Deep dive: OpenCL face detection on PowerVR [part 3]

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Imagination’s R&D group has developed a face detection algorithm, which is based on a classifier cascade and is optimized to run on mobile devices comprising a CPU and PowerVR GPU. The algorithm employs several optimizations to improve performance and accuracy. In particular, instead of searching each entire frame for faces, the detector limits its search to regions in which faces were previously detected plus a few randomly selected regions. Tracking previously-found faces ensures they are not lost, while testing a variety of other regions ensures that new faces are found quickly.

The main steps performed are illustrated in the figure below:

12-Block-level implementation of face detection on CPU and GPU Block-level implementation of face detection on CPU and GPU

Source image preprocessing

The preprocessing kernel constructs three temporary images from a single source image including:

  1. A mipmap containing multiple versions of the source image at different scales.
  2. A copy of the image in chromatic colour space.
  3. A single-channel image (or probability map) that for each pixel records the probability that the corresponding pixel in the source image has skin colour, calculated by comparing the colour in the chromatic image to the colour of faces detected in previous frames.

The chromatic image and probability map are stored at quarter-resolution, which is sufficient to preserve accuracy while minimising memory and bandwidth requirements.
The pre-processing kernel operates on pixels of the source image in parallel: each work-item processes a separate block of 4×4 pixels, outputting one pixel of the chromatic image and one pixel of the probability map.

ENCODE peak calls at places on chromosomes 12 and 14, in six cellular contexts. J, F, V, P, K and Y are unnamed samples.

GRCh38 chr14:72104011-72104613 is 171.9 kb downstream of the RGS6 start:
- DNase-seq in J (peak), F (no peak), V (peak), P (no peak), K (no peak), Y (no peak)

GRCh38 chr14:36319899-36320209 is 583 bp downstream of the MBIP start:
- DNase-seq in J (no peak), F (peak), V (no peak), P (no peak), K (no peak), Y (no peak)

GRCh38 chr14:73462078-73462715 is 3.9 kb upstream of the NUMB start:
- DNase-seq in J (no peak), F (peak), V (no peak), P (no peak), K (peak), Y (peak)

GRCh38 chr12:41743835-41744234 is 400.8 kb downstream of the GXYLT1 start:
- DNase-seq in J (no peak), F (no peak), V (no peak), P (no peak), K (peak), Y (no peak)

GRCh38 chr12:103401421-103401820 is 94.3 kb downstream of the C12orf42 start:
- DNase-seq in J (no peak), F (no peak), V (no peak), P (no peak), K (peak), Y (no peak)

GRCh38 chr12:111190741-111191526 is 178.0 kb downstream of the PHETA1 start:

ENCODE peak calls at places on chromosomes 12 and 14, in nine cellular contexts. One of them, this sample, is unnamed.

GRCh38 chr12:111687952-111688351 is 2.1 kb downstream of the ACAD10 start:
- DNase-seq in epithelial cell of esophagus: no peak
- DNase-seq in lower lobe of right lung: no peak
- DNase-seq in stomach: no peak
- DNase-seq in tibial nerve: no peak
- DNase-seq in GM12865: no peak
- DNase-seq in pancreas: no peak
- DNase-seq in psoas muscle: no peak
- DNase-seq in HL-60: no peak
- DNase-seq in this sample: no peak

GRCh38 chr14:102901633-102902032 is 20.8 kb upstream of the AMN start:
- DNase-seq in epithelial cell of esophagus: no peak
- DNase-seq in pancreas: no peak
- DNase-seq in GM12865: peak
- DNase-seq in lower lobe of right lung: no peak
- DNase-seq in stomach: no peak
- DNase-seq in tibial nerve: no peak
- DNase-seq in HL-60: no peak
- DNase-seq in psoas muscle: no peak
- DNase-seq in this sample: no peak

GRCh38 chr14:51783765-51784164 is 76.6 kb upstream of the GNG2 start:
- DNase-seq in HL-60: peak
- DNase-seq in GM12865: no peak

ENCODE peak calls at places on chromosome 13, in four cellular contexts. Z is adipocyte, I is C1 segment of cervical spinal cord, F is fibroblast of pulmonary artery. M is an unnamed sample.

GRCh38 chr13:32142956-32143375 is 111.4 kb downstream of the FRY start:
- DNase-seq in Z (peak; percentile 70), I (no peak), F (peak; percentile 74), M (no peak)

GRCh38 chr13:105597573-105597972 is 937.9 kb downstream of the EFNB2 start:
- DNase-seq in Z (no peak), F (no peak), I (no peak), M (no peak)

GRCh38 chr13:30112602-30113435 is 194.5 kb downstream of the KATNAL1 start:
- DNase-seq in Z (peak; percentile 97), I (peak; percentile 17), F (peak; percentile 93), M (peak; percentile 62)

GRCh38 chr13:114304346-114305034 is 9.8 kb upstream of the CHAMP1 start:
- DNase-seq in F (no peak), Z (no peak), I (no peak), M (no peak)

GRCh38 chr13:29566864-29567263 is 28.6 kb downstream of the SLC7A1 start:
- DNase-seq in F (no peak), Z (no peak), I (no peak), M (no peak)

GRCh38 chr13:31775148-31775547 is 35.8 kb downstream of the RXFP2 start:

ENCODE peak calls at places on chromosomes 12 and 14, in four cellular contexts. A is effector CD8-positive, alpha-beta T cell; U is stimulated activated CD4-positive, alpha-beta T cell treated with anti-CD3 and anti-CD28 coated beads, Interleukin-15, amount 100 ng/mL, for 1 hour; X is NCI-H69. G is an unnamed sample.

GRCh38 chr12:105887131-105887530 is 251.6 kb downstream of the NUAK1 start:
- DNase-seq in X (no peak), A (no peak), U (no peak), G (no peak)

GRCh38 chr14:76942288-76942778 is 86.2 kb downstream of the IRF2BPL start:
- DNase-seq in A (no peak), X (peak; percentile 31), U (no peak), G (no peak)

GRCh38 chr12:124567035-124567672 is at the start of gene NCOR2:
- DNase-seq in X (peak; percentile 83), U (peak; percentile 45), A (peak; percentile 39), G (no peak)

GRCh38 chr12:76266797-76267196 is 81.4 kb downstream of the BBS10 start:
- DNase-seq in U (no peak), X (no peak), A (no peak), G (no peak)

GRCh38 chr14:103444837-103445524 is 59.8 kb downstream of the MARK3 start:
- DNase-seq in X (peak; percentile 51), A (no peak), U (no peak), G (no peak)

Tile generation

To facilitate parallel processing, the source image is divided into multiple tiles that can be processed independently on separate GPU clusters. These regions are described using an integral image that simplifies computation of Haar-like features.

Cascade classification

The cascade classifier limits its search to the vicinity of any faces detected in the previous frame (and surrounding areas), skin-coloured areas identified by thresholding the probability map, and regions selected by the random candidate generator.

In comparison to the sequential sliding window approach required by a CPU, the GPU work-items can evaluate multiple windows in parallel. A property of the algorithm is that some evaluations complete much sooner than others, each window requiring anywhere from one to one hundred stages of computation. To maintain parallelism, when a work-item finishes evaluating one window it starts evaluating another.

Find regions with skin colour

The skin region detector finds areas of the probability map that have high probability, passing these coordinates to the cascade classifier.

Zero-copy implementation